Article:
BY REV. JENNIFER HESEBECK
EXCELSIOR & ZION UNITED METHODIST CHURCHES
Have you ever played the game "Truth or Dare?" It's a pretty simple concept.
Players are asked if they'd like to answer a question, usually personal or embarrassing in nature, or skip the honesty and take a dare (again, usually embarrassing in nature). Some people are so afraid of taking a dare they choose truth every time. Others will do anything to avoid answering a question in honesty and usually end up doing something silly that the other players record and put on the Internet. There are also those who are just so competitive and adrenaline-filled that the dares become a serious test of proving who is more courageous than the rest.
Well, this week I was offered a dare by one of my colleagues ... When he found out that I would be writing for this week's paper, this was his challenge: "I dare you to write something totally ludicrous, just to see if anyone actually reads the faith column!"
Now, I'm not one to back down from a dare but I don't want to waste this space with something ludicrous. I'm going to choose "truth" instead, while addressing the fact that I, too, have wondered how many readers this column actually has. Are you out there? Do you care?
Sadly, I've heard questions and comments like these in our churches also. "Where is everybody?" "People just don't make church a priority anymore." "Nobody cares."
Here's the truth: a caring relationship goes both ways -- love needs to be given and received. I can't complain about my lack of readers if I'm not praying I'll reach you. We can't accuse people of not caring about coming to church if we're not making every effort to invite, include, and encourage them.
I read about a survey of 400 church drop-outs who were asked why they left their churches. Over 75 percent of the respondents said, "I didn't feel anyone cared whether I was there or not."
These are terrible results -- church should be the most caring place in the world!
One of the respondents went on to share this point of view: "I'd rather go to my neighborhood bar than church. People are accepting there. You get to know people and they know you. It feels like a family."
Again, the truth: God has put into the human heart the desire to know and be known, to love and be loved, to care and be cared for. It's not enough to put the worship time on the sign out front and expect people to come to church! When we let people know that we care about them (not just need them to serve on a church committee or bring cookies for Sunday School, but LOVE them), they will care in return. It needs to feel like family -- the family of God.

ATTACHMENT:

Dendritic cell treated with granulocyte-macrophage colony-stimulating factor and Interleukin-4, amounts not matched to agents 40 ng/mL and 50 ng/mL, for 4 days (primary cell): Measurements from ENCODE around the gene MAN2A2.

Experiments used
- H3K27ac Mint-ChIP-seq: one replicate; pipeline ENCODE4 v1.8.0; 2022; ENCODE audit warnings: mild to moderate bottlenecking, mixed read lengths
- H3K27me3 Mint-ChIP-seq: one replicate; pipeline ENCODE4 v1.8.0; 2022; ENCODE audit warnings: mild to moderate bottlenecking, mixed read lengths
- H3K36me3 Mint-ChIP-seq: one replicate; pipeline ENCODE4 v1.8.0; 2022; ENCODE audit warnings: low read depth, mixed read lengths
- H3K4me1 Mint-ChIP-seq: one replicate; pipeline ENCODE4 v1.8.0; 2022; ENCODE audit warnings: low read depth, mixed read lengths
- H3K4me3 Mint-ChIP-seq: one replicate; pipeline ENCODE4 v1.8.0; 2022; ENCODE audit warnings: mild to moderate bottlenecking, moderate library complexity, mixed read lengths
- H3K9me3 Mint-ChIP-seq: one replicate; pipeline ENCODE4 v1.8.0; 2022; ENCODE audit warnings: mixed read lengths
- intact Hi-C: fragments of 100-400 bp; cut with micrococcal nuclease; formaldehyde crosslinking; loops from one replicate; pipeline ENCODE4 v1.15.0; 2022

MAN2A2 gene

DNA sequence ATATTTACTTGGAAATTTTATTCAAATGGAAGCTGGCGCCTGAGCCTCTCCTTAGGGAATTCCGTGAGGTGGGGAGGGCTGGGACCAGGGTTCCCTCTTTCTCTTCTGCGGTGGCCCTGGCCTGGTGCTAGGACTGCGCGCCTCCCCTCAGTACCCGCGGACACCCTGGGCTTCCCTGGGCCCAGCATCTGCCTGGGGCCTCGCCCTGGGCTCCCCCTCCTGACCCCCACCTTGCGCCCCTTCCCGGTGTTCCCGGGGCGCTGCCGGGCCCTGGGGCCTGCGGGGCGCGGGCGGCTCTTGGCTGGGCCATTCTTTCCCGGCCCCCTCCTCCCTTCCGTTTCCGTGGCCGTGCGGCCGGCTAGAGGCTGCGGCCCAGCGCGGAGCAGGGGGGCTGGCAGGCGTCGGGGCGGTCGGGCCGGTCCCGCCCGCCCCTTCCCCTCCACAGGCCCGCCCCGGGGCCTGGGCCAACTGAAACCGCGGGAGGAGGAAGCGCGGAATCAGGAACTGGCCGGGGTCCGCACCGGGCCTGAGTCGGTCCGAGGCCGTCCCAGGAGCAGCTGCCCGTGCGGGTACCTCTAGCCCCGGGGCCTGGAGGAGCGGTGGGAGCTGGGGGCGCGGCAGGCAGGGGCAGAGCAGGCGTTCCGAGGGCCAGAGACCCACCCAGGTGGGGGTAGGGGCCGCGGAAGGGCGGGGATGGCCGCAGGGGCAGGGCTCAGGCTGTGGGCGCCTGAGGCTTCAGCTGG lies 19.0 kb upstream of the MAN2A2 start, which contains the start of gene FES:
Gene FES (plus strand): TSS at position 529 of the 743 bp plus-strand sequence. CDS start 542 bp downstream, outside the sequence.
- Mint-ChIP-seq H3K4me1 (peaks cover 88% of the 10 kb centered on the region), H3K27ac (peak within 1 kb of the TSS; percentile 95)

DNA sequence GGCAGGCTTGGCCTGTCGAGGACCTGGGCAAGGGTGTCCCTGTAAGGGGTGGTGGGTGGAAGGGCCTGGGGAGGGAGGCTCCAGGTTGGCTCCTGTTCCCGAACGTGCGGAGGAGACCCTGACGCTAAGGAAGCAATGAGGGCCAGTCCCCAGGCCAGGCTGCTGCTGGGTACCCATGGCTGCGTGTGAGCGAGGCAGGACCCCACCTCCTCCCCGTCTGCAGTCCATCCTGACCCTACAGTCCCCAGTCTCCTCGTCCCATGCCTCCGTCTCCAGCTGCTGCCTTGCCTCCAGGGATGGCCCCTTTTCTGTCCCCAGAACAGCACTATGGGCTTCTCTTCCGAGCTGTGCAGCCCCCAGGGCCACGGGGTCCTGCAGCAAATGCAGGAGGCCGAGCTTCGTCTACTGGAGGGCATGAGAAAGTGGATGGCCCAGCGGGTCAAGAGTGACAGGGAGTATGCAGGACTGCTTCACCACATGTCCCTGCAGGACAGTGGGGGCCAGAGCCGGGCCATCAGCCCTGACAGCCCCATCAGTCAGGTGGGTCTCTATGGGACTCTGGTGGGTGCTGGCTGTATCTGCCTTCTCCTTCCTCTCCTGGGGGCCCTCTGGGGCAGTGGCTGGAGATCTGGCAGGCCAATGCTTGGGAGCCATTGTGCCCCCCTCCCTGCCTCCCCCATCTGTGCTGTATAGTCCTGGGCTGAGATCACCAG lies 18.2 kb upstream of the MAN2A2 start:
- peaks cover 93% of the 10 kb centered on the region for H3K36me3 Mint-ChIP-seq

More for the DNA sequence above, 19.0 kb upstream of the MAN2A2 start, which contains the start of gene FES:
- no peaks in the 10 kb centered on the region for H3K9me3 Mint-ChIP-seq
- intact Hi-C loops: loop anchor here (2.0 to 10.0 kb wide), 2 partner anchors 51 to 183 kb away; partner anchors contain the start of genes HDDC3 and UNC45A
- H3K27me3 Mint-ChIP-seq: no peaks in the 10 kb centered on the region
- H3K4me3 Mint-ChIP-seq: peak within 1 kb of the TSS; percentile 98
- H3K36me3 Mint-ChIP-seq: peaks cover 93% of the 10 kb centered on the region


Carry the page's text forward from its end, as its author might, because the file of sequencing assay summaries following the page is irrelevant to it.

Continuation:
So, dear readers, please know that the pastors who write these columns do sincerely care for you; and we share our thoughts every week, hoping to inspire you and lead you to a relationship with God and other believers. If you don't know that type of family, I'd like to help you find it. If you are confident as a child of God and you are part of a wonderful church, I want to encourage you to show others that same love and care you've been shown.
But how can people call for help if they don't know who to trust? And how can they know who to trust if they haven't heard of the One who can be trusted? And how can they hear if nobody tells them? And how is anyone going to tell them, unless someone is sent to do it? That's why Scripture exclaims, "A sight to take your breath away! Grand processions of people telling all the good things of God!"
But not everybody is ready for this, ready to see and hear and act. Isaiah asked what we all ask at one time or another: "Does anyone care, God? Is anyone listening and believing a word of it?" The point is: Before you trust, you have to listen. But unless Christ's Word is preached, there's nothing to listen to. Romans 10:14-17 The Message
Do you care? God does. And so do I.
God's Word is the Truth. I dare you to read it, use it, and share it.